The record does, however, reveal an error in Johnson's use of a “capital deficiency” adjustment;  Supreme Court's failure to recognize and correct this error has produced a valuation that is against the weight of the evidence (see, Jacobs v. Facilities Dev. Corp., 118 A.D.2d 971, 973, 500 N.Y.S.2d 195, lv. denied 68 N.Y.2d 603, 506 N.Y.S.2d 1026, 497 N.E.2d 706).   We find no fault with the use of such an adjustment, per se, for while petitioner's expert reached a different conclusion, there is ample record support for Johnson's findings that Funplex will experience a negative cash flow in the first year for which projections were made, and that an influx of cash, either in the form of capital or debt, will be necessary to enable it to continue operating during that period.   Hence, it was not improper to consider the amount of capital that a purchaser would have to immediately contribute to the business in arriving at the price he or she would likely pay for it.   Nevertheless, having done so, Johnson neglected to consider the effect which this presumed contribution would have on the corporation's cash flow in the first year, without providing any convincing explanation for this omission.

If, as Johnson opined, a purchaser would need to contribute $73,801 to the business in the first year to remedy a deficit reflected in the company's balance sheet and provide necessary working capital, those funds must be included when determining the cash flow for the year, changing it from a negative $49,224 to a positive $24,577.   Thus, by paying the purchase price (as discounted for the $73,801 “capital deficiency”), as well as contributing that amount of capital, the purchaser would obtain a business that will actually produce discounted cash flows over the first six years of $106,942, not the $41,454 Johnson projected.1  This results in a total “discounted cash flow” value of $186,552;2  subtracting the amount to be contributed as capital ($73,801), and applying what Johnson concluded was an appropriate marketability discount of 25% (see, Matter of Seagroatt Floral Co. [Riccardi], supra, at 446, 576 N.Y.S.2d 831, 583 N.E.2d 287), yields a final value of $84,5633 for the entire corporation, and $41,436 for petitioners' 49% interest therein.   The judgment must be modified accordingly.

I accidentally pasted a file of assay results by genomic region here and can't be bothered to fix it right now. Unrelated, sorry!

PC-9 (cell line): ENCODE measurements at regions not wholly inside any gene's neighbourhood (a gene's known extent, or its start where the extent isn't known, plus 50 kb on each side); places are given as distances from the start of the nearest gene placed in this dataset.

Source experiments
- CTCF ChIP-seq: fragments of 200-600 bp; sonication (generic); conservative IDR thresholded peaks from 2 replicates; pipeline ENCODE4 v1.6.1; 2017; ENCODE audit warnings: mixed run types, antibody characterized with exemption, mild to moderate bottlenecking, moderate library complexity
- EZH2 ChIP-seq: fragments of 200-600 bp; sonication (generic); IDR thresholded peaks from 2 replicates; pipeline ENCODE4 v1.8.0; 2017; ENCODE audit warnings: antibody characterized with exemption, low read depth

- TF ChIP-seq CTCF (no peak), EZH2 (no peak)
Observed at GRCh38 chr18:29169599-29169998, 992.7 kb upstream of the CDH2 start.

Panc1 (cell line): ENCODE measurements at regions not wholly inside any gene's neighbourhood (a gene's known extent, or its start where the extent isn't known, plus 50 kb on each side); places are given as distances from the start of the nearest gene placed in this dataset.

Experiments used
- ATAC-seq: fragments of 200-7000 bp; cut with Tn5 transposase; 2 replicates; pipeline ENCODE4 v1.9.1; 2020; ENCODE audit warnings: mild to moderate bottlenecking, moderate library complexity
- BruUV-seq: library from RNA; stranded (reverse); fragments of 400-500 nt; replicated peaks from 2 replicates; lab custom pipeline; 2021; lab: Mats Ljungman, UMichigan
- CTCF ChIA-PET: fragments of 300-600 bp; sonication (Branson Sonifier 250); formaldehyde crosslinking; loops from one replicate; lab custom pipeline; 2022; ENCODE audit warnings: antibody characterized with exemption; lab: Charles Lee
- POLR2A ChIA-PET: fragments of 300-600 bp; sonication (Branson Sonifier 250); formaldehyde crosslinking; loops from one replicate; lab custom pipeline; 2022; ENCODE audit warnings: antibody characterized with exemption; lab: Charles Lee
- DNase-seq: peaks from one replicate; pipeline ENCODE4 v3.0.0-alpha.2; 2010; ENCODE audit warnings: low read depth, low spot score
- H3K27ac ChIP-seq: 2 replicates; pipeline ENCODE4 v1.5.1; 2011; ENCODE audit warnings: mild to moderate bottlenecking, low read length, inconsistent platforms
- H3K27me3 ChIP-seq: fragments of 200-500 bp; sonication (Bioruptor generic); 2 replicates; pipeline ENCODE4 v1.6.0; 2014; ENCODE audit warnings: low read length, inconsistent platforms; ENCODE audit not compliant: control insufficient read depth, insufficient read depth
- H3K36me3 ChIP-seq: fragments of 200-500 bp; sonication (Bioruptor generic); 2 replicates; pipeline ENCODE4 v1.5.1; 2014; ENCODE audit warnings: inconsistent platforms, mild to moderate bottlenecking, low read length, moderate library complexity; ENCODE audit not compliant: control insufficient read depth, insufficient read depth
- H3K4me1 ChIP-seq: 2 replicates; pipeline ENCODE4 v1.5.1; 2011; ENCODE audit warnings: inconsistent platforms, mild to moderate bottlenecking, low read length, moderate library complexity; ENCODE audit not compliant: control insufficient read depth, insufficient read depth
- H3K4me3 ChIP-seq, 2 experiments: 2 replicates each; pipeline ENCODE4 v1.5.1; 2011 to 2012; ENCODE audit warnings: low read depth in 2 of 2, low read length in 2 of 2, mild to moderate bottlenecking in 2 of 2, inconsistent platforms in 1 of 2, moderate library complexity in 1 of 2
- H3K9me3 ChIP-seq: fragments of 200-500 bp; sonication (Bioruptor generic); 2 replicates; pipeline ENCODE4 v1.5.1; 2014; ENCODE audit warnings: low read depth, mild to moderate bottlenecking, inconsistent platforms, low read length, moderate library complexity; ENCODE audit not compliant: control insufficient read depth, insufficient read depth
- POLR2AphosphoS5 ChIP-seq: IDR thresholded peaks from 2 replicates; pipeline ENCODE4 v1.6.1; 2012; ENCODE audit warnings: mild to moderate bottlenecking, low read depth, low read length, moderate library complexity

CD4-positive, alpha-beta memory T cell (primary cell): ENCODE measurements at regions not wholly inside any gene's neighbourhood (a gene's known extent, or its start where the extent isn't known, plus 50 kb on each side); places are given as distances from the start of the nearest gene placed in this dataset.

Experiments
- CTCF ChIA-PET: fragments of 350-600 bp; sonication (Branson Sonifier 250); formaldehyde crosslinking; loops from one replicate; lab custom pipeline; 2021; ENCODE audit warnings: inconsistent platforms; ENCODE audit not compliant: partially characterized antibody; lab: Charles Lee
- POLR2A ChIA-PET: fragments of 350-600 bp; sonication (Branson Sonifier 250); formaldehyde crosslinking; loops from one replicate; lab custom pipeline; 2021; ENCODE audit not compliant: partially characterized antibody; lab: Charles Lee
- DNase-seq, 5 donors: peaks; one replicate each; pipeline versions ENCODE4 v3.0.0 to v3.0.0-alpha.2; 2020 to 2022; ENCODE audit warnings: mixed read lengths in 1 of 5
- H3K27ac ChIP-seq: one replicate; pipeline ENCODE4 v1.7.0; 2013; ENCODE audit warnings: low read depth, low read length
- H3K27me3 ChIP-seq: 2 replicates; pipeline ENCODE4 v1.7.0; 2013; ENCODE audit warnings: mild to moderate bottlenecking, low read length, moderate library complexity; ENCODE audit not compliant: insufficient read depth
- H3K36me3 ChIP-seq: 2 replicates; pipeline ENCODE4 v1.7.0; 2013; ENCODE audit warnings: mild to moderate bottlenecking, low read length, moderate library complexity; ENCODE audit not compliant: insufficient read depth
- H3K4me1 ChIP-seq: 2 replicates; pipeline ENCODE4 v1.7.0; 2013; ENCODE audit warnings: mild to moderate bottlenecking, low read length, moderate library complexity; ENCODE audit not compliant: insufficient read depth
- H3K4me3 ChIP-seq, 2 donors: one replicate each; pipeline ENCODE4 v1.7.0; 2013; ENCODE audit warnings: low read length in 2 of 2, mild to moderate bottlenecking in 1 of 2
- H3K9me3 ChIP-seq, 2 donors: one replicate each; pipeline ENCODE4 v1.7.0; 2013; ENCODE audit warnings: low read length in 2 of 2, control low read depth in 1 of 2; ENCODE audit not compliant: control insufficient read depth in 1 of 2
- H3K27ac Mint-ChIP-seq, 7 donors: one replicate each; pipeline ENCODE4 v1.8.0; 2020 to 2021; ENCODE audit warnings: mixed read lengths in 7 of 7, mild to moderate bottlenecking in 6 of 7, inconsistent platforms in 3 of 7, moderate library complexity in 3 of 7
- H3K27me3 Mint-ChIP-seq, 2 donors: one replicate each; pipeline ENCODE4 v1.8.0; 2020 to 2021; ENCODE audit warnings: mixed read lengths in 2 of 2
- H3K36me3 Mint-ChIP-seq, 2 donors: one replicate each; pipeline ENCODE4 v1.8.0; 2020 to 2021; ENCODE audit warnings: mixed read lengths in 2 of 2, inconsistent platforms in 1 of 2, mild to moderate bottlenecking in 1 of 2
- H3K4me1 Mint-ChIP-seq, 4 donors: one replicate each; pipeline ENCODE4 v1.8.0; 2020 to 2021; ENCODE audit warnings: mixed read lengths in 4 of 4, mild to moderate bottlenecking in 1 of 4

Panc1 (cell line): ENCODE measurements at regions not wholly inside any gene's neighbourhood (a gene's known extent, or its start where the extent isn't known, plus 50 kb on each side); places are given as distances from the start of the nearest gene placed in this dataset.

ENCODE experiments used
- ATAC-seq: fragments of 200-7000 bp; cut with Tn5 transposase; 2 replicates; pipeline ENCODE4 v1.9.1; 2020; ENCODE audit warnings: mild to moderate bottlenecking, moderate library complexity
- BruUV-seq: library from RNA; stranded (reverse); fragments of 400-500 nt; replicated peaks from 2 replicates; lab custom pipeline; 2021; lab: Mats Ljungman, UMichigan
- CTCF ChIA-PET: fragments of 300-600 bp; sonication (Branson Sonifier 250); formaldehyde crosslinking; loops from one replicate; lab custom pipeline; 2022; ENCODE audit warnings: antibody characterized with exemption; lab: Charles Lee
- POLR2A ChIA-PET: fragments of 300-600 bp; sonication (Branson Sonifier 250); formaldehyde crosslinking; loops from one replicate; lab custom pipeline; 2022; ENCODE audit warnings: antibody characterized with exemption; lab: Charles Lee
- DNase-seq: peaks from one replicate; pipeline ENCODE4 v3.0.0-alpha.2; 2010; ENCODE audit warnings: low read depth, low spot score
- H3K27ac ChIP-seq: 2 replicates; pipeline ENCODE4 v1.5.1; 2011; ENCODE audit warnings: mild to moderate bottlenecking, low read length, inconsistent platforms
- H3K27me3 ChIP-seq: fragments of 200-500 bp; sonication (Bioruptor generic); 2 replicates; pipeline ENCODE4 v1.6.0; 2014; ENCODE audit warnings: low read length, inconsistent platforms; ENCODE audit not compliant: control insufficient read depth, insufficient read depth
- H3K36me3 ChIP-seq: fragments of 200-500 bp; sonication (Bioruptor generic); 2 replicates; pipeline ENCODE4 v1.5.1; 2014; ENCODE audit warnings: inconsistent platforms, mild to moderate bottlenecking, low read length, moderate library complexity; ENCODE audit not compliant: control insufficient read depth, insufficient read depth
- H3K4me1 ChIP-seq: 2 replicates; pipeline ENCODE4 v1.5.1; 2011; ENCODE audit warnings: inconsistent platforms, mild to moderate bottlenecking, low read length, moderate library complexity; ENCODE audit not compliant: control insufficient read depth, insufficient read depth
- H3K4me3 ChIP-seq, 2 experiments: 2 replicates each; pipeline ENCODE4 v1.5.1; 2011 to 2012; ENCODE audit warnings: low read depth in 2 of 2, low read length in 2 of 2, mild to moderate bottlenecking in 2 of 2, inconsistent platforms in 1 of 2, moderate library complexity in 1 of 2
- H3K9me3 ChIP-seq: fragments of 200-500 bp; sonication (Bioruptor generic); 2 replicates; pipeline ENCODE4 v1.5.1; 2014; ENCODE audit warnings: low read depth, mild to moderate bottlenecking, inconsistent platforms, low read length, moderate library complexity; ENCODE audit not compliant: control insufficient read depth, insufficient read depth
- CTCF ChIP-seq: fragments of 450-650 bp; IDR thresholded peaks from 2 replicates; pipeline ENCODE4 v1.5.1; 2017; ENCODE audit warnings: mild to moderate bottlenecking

The remainder of petitioners' arguments, including their assertion that Supreme Court, having adopted respondents' comprehensive proposed findings and conclusions in their entirety, without explication, failed to adequately spell out the basis for its determination (cf., Matter of Niagara Mohawk Power Corp. [Peryea], 114 A.D.2d 542, 543, 494 N.Y.S.2d 157), have been considered and found wanting.

ORDERED that the judgment is modified, on the law and the facts, without costs, by adjusting the first decretal paragraph to reflect a payment amount of $41,436 plus interest from March 2, 1993;  matter remitted to the Supreme Court for a hearing on the issue of payment terms, if necessary;  and, as so modified, affirmed.


1.   Johnson predicted cash flows, in the first six years, of - $49,224, $17,253, $28,391, $49,323, $47,943, and $73,488;  discounting these figures, using his discount factors, yields figures of -$43,679, $12,055, $15,620, $21,367, $16,353, and $19,738, which sum to $41,454.   The corrected cash flow for the first year (-$49,224 + $73,801 = $24,577), when multiplied by the discount factor of 0.887357, yields a new, discounted first year cash flow of $21,809.   Adding this amount to the discounted cash flows for the second through sixth years yields a total of $106,942.

2.   This represents the sum of the discounted cash flows for the first six years, as corrected ($106,942), plus the discounted terminal value of $79,610.

3.   $186,552-$73,801 = $112,751 x .75 = $84,563.

YESAWICH, Justice.

MIKOLL, J.P., and MERCURE, CREW and WHITE, JJ., concur.